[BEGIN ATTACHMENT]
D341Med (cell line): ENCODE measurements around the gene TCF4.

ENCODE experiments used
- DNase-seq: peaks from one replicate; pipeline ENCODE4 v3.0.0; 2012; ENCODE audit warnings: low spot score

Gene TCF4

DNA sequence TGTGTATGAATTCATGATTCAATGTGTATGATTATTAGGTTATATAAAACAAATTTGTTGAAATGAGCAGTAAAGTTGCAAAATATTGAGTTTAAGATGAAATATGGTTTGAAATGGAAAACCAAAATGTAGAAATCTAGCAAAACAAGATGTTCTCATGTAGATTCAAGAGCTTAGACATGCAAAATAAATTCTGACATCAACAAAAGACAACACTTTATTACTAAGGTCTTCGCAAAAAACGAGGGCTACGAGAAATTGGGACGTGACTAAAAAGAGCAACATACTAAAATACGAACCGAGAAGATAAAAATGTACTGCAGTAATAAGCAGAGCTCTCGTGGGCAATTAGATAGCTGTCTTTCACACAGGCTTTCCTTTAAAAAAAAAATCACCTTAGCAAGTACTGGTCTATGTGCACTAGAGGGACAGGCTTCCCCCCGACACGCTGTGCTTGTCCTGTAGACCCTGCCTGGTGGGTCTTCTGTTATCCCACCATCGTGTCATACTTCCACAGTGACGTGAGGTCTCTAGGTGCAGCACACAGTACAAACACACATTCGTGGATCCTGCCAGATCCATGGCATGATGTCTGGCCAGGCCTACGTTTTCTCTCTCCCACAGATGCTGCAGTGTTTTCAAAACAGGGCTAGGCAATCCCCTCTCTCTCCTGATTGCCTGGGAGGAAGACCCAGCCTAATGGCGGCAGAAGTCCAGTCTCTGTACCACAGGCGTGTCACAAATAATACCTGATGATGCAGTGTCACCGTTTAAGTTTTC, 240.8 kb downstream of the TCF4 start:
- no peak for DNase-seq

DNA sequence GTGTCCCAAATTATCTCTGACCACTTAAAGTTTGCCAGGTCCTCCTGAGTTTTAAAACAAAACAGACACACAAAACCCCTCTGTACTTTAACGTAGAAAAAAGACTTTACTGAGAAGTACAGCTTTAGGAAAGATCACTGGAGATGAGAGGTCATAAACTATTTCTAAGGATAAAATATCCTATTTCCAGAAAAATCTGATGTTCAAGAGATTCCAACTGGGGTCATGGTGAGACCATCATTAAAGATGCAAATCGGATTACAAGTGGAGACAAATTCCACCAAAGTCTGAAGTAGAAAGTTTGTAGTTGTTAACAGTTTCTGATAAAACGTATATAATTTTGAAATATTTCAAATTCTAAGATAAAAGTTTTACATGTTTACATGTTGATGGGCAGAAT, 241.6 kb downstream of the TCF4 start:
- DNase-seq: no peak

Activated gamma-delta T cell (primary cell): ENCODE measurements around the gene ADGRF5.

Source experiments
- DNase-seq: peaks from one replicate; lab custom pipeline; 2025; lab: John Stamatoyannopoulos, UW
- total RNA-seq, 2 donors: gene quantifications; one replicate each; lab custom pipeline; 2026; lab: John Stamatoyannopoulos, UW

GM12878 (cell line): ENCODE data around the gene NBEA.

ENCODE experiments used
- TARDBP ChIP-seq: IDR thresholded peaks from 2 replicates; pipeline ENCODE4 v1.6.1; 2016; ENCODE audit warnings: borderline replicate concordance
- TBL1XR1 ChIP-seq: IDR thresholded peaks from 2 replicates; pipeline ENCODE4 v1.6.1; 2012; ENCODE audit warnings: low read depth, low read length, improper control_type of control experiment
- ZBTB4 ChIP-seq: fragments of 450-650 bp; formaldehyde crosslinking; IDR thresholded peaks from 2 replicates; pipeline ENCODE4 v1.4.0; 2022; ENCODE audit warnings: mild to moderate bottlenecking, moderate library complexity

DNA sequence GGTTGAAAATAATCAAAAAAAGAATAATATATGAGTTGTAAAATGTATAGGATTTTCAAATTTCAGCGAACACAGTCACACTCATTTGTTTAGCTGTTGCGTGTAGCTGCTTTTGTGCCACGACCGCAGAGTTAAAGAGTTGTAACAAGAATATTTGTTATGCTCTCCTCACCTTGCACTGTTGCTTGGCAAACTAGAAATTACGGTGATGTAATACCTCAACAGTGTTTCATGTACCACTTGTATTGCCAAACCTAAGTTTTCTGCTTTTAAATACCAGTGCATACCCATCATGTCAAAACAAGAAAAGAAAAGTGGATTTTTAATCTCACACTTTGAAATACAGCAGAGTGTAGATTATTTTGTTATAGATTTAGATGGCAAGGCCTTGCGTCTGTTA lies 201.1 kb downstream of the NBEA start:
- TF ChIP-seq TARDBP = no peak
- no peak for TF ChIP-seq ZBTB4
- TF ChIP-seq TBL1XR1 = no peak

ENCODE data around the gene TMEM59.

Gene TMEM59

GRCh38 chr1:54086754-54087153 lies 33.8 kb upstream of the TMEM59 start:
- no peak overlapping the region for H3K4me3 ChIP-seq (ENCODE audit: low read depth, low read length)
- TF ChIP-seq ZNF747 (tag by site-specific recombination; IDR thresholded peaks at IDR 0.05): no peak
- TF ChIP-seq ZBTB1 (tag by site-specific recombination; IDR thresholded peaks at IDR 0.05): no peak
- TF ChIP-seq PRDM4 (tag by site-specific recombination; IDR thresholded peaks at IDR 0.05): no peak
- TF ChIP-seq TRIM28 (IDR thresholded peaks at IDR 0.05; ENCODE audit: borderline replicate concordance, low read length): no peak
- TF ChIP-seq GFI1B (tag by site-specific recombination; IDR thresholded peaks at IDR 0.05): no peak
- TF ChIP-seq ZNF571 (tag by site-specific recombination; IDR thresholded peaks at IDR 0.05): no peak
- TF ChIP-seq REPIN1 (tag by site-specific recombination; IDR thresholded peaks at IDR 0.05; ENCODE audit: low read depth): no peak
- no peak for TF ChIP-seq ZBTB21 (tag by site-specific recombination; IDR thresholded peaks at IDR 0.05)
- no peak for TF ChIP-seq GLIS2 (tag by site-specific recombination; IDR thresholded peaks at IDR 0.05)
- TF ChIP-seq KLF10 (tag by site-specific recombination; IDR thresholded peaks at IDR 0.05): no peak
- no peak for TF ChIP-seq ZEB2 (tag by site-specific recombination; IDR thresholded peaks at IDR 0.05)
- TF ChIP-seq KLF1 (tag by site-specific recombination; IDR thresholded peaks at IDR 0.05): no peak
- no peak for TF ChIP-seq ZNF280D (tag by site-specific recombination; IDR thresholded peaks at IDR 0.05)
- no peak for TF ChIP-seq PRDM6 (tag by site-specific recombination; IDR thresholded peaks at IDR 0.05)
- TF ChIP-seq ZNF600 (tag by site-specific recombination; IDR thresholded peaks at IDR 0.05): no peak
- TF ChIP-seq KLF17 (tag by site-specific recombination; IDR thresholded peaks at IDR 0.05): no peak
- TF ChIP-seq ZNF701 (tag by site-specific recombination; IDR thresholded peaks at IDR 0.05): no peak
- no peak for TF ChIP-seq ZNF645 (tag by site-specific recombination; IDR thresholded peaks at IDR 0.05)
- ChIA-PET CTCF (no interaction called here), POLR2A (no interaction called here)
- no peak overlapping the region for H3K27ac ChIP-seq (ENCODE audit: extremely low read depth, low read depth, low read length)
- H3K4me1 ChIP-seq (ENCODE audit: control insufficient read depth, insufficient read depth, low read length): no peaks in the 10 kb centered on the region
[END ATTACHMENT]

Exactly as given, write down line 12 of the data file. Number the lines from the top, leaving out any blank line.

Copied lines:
- total RNA-seq, 2 donors: gene quantifications; one replicate each; lab custom pipeline; 2026; lab: John Stamatoyannopoulos, UW